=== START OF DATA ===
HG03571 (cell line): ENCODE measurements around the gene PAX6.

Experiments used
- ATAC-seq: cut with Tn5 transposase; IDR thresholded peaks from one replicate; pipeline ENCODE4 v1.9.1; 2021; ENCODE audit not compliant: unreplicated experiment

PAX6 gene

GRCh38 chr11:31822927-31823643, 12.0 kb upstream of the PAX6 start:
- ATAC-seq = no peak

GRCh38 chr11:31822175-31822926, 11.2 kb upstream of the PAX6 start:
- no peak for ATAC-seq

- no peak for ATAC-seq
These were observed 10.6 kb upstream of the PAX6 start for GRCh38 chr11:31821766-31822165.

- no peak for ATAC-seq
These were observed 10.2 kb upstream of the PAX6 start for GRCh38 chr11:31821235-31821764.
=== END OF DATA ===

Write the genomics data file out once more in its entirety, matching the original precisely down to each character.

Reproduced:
HG03571 (cell line): ENCODE measurements around the gene PAX6.

Experiments used
- ATAC-seq: cut with Tn5 transposase; IDR thresholded peaks from one replicate; pipeline ENCODE4 v1.9.1; 2021; ENCODE audit not compliant: unreplicated experiment

PAX6 gene

GRCh38 chr11:31822927-31823643, 12.0 kb upstream of the PAX6 start:
- ATAC-seq = no peak

GRCh38 chr11:31822175-31822926, 11.2 kb upstream of the PAX6 start:
- no peak for ATAC-seq

- no peak for ATAC-seq
These were observed 10.6 kb upstream of the PAX6 start for GRCh38 chr11:31821766-31822165.

- no peak for ATAC-seq
These were observed 10.2 kb upstream of the PAX6 start for GRCh38 chr11:31821235-31821764.